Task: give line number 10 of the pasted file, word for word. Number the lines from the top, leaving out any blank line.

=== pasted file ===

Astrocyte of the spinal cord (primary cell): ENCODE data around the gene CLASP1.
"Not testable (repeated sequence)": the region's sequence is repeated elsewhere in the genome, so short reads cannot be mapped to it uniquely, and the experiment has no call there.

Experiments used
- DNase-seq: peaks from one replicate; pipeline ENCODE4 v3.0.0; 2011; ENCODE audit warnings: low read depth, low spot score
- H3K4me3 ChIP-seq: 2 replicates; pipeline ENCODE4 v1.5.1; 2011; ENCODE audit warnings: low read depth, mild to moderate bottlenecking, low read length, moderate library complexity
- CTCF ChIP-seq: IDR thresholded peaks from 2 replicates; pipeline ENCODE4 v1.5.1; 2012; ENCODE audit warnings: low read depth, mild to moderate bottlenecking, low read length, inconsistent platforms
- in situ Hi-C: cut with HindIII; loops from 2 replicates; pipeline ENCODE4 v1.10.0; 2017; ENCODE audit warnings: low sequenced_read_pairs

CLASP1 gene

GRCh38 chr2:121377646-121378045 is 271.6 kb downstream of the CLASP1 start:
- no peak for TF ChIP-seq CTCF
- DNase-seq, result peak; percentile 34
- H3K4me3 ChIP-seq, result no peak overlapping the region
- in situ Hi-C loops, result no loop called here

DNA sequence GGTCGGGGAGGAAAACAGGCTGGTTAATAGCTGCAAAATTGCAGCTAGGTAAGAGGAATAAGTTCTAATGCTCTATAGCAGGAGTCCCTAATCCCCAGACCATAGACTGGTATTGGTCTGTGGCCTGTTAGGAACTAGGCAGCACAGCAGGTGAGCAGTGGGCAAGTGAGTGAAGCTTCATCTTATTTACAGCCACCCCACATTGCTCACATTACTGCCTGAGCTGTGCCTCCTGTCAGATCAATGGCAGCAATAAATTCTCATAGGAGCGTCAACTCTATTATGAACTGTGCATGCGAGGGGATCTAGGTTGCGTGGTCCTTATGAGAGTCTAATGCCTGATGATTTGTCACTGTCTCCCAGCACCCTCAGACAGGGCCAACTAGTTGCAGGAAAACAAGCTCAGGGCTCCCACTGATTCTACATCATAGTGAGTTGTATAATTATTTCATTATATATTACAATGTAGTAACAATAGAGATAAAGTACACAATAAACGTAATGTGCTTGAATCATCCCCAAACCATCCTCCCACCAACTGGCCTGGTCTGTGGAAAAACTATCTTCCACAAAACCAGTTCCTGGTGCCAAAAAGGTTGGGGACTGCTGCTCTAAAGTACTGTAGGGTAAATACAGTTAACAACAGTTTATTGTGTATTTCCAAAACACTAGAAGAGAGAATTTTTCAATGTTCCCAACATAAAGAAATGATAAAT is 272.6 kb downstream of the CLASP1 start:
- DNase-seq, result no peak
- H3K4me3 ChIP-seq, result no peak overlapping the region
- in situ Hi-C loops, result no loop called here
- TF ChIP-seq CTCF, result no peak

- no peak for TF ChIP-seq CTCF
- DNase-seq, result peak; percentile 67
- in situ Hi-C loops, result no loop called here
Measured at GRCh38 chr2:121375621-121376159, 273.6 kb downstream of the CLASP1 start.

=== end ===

- no peak for TF ChIP-seq CTCF